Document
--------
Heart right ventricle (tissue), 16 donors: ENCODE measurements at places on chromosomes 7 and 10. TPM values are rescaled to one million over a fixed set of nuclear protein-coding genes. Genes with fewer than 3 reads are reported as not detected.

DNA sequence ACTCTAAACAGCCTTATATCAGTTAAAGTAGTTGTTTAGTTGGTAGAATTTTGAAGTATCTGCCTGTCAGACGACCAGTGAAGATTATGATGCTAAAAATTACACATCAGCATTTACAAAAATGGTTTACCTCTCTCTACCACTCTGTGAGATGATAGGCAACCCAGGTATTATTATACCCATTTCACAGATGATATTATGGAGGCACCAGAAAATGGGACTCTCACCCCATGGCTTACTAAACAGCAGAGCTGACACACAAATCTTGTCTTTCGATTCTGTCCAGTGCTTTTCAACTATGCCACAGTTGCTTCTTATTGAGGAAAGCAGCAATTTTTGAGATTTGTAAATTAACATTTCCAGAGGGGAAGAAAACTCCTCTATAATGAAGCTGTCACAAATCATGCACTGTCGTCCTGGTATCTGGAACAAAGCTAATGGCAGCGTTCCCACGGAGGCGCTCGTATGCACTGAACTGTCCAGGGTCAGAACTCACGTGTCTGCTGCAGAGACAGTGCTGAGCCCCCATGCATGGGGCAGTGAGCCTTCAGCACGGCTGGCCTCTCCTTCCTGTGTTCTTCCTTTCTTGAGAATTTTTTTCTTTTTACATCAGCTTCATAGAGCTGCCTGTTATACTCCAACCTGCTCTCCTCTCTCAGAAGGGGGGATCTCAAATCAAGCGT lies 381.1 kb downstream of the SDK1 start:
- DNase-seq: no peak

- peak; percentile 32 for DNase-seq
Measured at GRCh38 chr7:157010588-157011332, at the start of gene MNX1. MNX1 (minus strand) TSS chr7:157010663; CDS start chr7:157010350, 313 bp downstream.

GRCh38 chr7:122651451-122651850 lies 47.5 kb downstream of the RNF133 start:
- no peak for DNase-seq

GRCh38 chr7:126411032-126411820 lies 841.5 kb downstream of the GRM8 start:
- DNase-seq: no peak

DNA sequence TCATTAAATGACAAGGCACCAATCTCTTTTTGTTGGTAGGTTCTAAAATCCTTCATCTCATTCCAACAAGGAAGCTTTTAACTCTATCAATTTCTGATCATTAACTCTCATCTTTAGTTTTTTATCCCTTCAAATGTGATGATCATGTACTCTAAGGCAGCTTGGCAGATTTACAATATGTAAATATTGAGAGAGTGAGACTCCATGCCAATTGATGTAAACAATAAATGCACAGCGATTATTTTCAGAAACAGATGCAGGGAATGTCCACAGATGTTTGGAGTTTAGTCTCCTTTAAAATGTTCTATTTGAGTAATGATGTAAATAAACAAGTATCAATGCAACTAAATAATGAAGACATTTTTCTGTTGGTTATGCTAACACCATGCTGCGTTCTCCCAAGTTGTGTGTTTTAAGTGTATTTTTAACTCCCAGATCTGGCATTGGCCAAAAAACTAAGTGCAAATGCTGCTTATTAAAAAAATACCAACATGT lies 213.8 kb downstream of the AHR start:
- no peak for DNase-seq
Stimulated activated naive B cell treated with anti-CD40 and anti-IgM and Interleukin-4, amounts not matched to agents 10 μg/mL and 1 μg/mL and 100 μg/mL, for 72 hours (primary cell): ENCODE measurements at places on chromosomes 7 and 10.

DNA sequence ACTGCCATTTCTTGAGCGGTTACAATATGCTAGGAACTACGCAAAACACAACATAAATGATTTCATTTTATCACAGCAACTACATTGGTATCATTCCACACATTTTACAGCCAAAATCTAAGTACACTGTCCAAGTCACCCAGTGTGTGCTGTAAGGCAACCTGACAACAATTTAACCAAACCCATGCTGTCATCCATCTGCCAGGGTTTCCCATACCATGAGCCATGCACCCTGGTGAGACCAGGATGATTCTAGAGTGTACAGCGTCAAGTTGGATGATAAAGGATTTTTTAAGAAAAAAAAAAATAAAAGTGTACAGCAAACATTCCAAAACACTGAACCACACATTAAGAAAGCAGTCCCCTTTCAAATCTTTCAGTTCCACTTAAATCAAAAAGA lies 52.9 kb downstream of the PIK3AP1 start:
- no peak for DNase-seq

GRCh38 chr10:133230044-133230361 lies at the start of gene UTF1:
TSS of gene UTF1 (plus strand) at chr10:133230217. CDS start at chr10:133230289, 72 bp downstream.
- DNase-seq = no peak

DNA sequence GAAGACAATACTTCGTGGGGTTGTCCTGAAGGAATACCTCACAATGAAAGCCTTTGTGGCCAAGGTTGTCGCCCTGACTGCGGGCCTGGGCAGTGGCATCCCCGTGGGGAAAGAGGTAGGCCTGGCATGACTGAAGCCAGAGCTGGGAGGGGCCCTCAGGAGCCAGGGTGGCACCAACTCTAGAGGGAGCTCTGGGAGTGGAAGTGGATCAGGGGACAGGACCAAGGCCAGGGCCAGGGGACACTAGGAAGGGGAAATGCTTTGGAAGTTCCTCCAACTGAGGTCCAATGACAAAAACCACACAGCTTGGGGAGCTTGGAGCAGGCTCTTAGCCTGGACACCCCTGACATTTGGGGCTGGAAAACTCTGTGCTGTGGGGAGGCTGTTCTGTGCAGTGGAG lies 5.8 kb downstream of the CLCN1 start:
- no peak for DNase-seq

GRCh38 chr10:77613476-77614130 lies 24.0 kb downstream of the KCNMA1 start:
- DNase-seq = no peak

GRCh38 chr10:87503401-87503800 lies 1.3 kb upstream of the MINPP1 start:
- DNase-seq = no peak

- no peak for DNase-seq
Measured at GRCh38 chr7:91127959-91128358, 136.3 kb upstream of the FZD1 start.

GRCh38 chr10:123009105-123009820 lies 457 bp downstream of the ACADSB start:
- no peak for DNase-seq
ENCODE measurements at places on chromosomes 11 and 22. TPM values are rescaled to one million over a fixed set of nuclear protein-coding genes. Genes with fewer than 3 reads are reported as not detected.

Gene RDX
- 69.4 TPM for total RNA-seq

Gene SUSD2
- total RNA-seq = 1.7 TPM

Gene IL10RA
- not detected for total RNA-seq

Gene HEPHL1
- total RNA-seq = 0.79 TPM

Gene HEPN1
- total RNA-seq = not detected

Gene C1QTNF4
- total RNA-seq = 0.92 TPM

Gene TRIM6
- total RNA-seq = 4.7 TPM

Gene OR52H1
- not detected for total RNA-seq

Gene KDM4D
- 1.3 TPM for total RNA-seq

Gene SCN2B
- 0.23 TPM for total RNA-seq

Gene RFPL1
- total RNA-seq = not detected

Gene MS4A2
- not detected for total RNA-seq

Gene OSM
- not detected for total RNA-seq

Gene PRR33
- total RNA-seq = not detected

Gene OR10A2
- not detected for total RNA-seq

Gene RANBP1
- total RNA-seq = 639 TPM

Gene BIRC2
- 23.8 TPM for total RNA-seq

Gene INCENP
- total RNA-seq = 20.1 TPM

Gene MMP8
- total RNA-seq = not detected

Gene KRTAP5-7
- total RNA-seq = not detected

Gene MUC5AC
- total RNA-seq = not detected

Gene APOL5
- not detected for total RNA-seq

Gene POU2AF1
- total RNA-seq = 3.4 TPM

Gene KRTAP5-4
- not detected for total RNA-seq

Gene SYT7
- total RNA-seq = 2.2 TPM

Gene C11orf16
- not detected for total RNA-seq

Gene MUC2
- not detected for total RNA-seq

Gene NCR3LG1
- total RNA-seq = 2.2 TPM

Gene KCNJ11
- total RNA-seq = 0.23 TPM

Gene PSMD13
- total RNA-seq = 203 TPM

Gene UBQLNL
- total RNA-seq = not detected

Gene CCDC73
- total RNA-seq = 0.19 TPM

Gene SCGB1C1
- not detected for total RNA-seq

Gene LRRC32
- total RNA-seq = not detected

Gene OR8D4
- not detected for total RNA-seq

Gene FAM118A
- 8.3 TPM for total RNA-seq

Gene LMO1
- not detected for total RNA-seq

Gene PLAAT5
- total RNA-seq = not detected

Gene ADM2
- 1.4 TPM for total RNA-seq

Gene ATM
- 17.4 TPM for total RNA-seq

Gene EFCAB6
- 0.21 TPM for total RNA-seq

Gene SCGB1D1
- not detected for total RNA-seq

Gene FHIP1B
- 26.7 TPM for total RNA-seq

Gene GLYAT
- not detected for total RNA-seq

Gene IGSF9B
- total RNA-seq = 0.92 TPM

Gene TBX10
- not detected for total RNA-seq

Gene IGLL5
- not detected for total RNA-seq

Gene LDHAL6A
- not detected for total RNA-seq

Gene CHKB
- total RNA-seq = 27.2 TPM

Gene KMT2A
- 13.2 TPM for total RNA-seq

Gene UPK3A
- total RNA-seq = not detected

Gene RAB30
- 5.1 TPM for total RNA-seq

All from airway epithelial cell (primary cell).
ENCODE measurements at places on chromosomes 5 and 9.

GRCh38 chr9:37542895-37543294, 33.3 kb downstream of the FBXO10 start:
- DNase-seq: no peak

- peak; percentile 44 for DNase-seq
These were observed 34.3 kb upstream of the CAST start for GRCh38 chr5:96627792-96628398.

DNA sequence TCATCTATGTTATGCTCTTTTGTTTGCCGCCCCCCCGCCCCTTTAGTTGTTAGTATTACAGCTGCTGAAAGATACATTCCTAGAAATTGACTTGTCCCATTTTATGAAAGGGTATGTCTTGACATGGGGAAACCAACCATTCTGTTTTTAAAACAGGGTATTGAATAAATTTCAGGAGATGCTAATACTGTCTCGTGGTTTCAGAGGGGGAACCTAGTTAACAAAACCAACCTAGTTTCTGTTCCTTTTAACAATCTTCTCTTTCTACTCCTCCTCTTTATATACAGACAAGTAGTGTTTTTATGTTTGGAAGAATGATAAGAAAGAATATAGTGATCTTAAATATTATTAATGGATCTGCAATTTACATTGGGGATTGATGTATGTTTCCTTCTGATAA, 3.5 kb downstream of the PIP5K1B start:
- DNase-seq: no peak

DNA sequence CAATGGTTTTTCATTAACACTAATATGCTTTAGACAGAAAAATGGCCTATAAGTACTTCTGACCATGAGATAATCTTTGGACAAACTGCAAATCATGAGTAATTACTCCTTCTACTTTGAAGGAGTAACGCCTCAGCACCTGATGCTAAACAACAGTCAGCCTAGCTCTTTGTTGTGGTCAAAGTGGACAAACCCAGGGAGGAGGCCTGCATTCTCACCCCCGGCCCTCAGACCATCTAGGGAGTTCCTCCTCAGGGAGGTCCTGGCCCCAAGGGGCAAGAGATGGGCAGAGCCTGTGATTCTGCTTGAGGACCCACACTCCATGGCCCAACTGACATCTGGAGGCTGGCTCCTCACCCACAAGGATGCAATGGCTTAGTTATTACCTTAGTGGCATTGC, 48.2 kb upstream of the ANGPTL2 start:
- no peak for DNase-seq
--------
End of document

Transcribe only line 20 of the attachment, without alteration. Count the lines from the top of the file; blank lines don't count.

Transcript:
GRCh38 chr10:77613476-77614130 lies 24.0 kb downstream of the KCNMA1 start: